likewise, taught a majority of the high-level social studies
courses. Both teachers have received multiple teaching awards,
pristine evaluations. The social studies department at Guilderland
is ranked No. 1 in the state for foreign policy, and its Regents
Exam scores are among the highest in the Capital Region.
took Nelligan’s foreign policy course. “It was a great class,”
the pensive teen with a wild shock of curly hair recalls.
“Mr. Nelligan thought students should know more about foreign
policy, that it is so important now after 9-11.” They held
a mock United Nations, to debate the Kyoto protocol. They
studied the genocide in Darfur, the Rwandan genocide. It had
the feel of an open forum where subjects as contentious as
the war in Iraq were up for discussion and debate. “Mr. Nelligan
and I don’t agree on anything politically, but we get along
very well. It would work because we would talk respectfully.
His whole thing was back your opinion up. Even if he didn’t
agree with you, as long as you had facts behind you, as long
as you know why you believe what you do, he just didn’t want
you just saying things. Even the kids who agreed with him,
he would ask them, ‘Why?’ It made me look into things. He
made you know your facts.”
Sharma, the facts behind the transfer of Nelligan and McManus
are simple: The administration disliked the politically outspoken
Nelligan, viewed him as an agitator, and wanted to punish
him. McManus, who was on maternity leave during the entire
climate study, was only included to lend the transfer a cloak
a view widely shared.
into that first school board meeting, Sharma says, he was
optimistic. He and his classmate McKenzie Bourque, who helped
him found United for McManus and Nelligan and notbackingdown.com,
had been circulating a successful online petition, urging
the board to intervene in the transfers. Nearly 500 people
had signed the petition in less than a week. There was a groundswell
of community support. Once the board saw how passionate the
community felt, then the members, as the representatives of
that community, would be obligated to vote to review the transfers.
This is how democracy works, after all—it’s a scenario that
could have come right out of Nelligan’s class.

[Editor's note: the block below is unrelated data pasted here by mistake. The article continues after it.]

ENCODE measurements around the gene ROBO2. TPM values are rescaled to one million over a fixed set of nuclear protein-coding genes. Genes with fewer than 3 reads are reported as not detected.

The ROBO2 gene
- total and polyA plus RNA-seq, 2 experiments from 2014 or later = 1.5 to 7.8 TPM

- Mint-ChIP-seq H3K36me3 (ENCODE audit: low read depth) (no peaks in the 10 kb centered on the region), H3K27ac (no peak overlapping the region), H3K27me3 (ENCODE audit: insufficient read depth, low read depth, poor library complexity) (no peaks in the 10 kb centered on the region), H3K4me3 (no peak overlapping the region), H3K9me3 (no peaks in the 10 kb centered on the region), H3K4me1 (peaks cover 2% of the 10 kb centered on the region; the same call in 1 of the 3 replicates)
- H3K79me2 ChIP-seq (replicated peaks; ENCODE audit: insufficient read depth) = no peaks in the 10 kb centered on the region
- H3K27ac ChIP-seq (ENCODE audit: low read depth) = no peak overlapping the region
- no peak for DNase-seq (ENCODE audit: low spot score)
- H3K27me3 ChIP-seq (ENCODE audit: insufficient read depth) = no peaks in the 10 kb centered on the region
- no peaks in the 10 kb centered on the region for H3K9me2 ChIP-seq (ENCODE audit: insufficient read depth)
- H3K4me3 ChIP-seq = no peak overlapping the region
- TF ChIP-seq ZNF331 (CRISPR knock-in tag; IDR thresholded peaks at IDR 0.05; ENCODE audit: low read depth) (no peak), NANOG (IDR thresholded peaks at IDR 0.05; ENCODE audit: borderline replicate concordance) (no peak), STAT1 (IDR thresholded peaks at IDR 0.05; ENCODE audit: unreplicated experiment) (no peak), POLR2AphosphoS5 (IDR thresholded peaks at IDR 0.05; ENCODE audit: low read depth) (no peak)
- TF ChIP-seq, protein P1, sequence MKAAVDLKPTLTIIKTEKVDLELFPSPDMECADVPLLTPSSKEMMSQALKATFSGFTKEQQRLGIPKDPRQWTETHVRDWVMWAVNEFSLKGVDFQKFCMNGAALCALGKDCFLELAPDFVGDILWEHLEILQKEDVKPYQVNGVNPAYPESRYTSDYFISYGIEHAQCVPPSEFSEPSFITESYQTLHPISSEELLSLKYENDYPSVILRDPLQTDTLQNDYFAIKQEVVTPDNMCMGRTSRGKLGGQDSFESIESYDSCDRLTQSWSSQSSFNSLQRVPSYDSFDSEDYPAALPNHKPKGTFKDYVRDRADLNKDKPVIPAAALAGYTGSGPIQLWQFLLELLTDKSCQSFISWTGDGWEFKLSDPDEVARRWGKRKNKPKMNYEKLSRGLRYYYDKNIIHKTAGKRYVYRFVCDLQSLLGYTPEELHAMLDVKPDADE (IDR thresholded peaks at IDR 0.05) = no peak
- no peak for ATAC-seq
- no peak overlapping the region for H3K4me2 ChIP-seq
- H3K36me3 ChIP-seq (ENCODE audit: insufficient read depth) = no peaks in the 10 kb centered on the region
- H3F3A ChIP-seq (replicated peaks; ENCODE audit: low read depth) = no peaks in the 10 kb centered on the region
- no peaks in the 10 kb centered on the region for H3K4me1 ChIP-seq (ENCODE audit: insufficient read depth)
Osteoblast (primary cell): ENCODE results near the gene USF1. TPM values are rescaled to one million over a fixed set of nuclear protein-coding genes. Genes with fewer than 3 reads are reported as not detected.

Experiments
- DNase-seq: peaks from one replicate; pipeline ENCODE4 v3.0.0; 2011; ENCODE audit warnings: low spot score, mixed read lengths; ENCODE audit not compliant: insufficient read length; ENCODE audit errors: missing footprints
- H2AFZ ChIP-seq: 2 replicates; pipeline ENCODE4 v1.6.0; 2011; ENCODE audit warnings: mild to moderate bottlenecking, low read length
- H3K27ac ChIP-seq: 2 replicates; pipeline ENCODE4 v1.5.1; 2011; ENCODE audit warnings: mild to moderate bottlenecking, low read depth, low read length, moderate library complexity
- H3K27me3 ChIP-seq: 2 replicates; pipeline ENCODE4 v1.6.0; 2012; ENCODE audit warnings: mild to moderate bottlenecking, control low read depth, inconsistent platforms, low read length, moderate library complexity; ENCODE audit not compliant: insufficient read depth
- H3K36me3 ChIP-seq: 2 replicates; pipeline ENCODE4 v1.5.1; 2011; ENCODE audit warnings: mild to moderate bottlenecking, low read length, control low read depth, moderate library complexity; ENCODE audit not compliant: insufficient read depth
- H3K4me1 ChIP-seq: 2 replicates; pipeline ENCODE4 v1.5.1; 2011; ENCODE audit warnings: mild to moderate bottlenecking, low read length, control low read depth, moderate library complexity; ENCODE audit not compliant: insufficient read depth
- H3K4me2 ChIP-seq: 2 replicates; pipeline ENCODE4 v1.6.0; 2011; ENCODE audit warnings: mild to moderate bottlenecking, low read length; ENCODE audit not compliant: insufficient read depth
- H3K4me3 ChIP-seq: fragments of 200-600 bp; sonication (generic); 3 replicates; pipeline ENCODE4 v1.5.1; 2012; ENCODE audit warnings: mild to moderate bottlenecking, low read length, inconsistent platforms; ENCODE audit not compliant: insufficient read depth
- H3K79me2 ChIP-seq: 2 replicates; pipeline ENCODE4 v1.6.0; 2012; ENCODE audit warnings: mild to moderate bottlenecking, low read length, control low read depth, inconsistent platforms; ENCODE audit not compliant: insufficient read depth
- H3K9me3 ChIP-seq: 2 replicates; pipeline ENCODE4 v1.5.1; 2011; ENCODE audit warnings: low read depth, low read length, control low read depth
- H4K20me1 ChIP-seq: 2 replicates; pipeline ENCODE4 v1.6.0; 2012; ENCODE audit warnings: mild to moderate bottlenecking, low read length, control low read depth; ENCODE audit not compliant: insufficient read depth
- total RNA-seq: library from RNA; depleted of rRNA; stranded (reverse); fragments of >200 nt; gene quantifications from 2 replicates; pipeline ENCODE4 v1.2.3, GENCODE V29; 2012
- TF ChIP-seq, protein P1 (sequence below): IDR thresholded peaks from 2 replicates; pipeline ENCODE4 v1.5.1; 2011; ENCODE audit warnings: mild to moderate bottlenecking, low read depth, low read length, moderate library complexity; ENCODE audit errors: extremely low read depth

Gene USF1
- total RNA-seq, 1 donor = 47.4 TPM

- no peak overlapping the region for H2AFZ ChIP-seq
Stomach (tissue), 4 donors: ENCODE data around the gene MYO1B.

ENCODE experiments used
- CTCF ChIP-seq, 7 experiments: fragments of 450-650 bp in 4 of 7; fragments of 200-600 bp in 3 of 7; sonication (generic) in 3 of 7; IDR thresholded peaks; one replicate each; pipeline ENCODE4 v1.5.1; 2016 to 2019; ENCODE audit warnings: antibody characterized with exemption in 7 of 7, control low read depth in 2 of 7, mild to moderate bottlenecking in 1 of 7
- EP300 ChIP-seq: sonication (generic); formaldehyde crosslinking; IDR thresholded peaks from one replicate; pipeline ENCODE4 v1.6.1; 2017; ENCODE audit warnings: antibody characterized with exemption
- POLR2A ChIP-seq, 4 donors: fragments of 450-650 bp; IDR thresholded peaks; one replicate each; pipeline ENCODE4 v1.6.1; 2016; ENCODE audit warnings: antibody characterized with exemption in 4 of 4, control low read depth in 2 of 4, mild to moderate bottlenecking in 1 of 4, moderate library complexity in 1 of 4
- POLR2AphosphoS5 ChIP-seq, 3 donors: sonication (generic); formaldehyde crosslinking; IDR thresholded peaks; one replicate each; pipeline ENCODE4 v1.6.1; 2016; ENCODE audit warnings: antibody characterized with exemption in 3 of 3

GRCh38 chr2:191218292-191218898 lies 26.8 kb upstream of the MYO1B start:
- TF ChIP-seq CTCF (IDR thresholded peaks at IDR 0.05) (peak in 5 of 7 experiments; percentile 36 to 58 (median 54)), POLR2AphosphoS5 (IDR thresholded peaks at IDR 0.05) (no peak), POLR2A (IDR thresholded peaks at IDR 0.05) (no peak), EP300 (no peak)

the board walked out,” Sharma says.
meeting, the day after the fourth of July, the board went
immediately into executive session. All the major media was
there. Hundreds of spectators. The students pitched tents
in the parking lot, ordered Chinese food. Four hours passed,
and the board announced that it had reached no decision.
third meeting, which was held at 8 AM on a Monday, the board
finally voted 7-to-2 not to intervene in the superintendent’s
decision, and to allow the transfers to stand.
believes that the sexual harassment stuff is the reason for
these transfers, ya know,” says Nelligan, “I have a bridge
in Brooklyn I’d like to sell ya.”
doesn’t make sense.
is a loud, polemical scholar, unable to sit still, an obsessive
who works through an argument until it speaks some truth to
him. In his home office, images of Teddy Roosevelt, Richard
Nixon, and Gen. MacArthur peer from reprints of paintings
and photos and campaign posters. (For a states’ rights conservative,
he says, Nixon was a disappointment. “He didn’t deliver on
anything. He didn’t do what he said what he was going to do,
which is like most politicians.”) Perched side-by-side are
portraits of Winston Churchill and Michael Collins (insight
into this conservative Hibernian’s itch for a fight). Dressed
in a bright red “Viva la Reagan Revolution” T-shirt, Nelligan
literally clothes himself in his politics.
easy to see why kids would love this guy’s class; he obviously
loves the history and politics, lives the concepts of civic
action that he teaches—and that’s why, he says, he has run
afoul of the administration.
has been a long line of conflict over a wide range of my issues
between myself and the administration,” he says, which he
believes lies at the heart of his transfer.
the administration chose not to replace the retiring social
studies department’s supervisor, but instead place the department
under the charge of the English department’s supervisor, Nelligan
and others in the department complained. It was supposed to
be a cost-cutting measure, but Nelligan feared the outcome
of a department headed by a person who lacked the proper expertise.
the school administration handed over the directory of the
district’s parents’ addresses to the union, Nelligan and others
complained that it was a violation of privacy, and gave the
teachers union an unfair advantage in the upcoming school